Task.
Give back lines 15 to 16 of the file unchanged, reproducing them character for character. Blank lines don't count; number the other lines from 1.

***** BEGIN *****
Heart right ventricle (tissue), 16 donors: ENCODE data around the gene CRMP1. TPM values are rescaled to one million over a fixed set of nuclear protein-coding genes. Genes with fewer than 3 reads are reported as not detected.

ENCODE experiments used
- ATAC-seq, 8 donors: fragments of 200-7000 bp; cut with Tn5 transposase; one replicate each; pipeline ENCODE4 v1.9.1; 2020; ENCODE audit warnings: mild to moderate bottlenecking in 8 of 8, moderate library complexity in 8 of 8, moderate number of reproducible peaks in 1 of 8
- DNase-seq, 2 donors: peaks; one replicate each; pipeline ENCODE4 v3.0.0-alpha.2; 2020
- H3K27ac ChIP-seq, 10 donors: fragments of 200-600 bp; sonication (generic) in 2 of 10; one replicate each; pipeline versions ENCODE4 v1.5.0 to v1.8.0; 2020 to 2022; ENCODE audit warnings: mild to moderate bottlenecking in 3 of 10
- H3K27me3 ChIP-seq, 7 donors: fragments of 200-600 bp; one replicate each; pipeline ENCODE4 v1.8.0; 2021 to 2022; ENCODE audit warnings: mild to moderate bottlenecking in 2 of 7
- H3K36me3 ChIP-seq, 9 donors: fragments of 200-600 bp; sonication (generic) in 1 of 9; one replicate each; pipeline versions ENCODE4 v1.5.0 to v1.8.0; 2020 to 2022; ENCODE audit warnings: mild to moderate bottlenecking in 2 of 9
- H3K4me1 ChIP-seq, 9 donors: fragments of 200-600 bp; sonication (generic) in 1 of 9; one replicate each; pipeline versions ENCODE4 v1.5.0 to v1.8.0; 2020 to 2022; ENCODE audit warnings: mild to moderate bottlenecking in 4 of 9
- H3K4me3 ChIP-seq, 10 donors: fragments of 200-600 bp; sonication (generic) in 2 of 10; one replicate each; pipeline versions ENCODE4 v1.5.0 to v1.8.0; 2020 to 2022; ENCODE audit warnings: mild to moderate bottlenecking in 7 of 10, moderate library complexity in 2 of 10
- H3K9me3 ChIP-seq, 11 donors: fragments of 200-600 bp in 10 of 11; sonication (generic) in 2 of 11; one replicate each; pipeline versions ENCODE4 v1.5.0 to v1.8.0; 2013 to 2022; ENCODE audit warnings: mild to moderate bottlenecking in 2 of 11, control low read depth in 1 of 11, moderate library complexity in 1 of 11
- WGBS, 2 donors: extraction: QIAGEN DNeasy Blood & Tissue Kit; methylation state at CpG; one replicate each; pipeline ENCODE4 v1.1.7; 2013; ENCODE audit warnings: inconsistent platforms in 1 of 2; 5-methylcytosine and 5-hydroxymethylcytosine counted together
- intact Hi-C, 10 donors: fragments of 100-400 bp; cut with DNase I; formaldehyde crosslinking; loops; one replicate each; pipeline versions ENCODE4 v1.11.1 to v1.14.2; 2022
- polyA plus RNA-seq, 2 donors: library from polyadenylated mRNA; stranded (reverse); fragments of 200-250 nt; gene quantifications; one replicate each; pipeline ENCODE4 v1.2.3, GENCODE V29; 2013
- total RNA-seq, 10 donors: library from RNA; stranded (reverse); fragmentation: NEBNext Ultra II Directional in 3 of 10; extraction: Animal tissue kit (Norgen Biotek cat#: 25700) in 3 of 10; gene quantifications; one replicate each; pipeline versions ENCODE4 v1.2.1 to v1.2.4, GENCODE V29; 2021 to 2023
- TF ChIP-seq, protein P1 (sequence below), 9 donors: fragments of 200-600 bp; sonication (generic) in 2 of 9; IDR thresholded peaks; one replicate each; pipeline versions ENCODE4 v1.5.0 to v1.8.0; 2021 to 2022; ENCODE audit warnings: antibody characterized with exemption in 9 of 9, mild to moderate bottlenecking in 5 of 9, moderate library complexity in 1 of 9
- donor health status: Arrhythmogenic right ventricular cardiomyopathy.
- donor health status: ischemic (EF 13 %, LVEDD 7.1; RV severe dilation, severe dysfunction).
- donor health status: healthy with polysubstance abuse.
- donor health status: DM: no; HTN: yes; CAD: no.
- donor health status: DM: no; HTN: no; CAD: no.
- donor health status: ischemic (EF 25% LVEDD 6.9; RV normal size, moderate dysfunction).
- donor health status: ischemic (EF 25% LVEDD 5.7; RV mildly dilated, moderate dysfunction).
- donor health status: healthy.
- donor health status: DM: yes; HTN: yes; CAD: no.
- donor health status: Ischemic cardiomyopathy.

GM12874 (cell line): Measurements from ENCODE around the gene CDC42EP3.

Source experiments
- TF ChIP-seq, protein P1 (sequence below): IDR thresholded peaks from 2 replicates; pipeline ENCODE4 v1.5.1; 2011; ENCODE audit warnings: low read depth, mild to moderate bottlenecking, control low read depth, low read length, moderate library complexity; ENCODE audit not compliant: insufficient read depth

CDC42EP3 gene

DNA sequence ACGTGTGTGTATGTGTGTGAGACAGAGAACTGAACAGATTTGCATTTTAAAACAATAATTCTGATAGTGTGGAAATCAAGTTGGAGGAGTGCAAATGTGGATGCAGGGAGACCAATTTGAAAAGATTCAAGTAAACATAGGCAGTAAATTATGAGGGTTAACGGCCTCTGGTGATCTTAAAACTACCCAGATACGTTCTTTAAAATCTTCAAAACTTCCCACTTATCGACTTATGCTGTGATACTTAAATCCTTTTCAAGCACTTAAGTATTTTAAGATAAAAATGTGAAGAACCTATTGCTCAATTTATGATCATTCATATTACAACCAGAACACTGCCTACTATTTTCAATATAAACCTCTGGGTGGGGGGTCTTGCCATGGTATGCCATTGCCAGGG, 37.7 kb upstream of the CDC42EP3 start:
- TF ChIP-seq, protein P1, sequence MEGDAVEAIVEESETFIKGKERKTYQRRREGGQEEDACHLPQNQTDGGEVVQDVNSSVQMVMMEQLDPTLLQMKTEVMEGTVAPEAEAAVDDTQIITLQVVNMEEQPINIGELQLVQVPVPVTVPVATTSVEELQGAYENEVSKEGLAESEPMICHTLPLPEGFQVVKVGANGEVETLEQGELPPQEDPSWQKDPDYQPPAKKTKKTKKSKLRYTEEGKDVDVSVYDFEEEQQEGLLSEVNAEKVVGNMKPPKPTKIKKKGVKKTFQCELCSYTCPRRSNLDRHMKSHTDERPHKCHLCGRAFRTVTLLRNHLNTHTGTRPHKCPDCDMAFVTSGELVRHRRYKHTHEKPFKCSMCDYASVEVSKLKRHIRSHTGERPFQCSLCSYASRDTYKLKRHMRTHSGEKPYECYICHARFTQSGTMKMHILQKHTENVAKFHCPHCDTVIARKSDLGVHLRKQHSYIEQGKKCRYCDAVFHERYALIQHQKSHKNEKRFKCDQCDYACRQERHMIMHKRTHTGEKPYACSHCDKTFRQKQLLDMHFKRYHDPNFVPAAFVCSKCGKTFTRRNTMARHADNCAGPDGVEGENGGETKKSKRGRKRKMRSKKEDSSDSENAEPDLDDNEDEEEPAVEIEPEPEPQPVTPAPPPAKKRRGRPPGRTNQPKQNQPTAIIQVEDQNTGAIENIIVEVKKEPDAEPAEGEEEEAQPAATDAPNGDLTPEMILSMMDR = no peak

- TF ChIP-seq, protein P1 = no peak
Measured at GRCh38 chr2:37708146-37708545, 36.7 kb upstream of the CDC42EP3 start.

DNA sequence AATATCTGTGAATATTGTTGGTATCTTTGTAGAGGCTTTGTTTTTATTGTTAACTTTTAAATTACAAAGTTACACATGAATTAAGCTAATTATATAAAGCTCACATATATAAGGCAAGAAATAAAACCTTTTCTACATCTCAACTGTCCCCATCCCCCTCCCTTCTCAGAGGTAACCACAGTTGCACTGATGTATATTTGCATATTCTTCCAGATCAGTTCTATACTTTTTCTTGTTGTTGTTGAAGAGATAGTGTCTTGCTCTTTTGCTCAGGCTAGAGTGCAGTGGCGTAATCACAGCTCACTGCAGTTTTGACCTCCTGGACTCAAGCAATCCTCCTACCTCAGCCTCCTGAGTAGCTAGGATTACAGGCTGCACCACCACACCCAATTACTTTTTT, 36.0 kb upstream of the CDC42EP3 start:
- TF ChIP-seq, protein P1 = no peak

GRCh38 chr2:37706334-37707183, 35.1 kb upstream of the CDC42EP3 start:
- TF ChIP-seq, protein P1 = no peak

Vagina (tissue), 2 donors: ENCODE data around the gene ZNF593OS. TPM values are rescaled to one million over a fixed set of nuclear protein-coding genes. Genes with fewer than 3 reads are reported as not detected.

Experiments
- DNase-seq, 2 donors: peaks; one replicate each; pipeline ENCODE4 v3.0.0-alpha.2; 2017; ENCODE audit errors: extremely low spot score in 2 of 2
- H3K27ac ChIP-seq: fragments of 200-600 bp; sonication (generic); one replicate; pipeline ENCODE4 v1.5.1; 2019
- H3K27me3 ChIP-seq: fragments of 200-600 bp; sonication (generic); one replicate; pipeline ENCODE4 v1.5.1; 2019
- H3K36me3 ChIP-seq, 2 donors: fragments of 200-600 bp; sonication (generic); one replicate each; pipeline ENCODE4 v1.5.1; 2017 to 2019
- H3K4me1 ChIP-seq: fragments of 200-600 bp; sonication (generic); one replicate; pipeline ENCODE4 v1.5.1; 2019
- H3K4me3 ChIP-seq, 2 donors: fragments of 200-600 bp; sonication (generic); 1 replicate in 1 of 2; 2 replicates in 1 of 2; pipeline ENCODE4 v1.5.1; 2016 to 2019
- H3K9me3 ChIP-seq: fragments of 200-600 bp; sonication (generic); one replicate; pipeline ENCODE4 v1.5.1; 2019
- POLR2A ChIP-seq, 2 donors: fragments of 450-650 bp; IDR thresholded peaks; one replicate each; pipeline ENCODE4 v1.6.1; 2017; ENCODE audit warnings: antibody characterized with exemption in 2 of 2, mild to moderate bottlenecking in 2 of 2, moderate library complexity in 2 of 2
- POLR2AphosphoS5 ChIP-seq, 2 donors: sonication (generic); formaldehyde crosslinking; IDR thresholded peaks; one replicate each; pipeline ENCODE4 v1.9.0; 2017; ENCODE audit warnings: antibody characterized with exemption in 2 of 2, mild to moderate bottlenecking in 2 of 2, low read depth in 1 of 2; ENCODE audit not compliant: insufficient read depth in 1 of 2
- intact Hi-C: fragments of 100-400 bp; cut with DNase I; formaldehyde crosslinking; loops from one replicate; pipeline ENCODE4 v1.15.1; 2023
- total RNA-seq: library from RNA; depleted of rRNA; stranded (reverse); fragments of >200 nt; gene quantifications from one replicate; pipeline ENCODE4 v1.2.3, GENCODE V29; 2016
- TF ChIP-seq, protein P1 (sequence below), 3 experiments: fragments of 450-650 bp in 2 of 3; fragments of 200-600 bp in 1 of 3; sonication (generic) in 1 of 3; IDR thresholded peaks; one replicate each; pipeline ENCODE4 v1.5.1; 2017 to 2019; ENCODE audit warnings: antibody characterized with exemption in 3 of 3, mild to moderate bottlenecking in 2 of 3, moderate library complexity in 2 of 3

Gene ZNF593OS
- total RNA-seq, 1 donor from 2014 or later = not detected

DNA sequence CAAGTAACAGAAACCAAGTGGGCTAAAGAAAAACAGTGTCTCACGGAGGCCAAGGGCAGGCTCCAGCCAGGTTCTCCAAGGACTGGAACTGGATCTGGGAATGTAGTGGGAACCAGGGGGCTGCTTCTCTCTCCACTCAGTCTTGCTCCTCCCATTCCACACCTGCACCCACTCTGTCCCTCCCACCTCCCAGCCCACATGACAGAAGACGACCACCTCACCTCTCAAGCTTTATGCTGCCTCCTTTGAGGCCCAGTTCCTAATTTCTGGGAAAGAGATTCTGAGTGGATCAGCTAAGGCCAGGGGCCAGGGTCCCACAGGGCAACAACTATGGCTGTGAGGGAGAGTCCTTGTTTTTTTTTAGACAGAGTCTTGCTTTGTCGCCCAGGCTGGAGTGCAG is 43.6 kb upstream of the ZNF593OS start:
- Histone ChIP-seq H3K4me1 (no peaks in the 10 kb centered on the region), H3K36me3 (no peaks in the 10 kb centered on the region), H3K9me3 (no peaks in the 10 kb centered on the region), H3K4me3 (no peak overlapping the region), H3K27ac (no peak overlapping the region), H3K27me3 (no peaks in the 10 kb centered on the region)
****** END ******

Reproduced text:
- TF ChIP-seq, protein P1 (sequence below), 9 donors: fragments of 200-600 bp; sonication (generic) in 2 of 9; IDR thresholded peaks; one replicate each; pipeline versions ENCODE4 v1.5.0 to v1.8.0; 2021 to 2022; ENCODE audit warnings: antibody characterized with exemption in 9 of 9, mild to moderate bottlenecking in 5 of 9, moderate library complexity in 1 of 9
- donor health status: Arrhythmogenic right ventricular cardiomyopathy.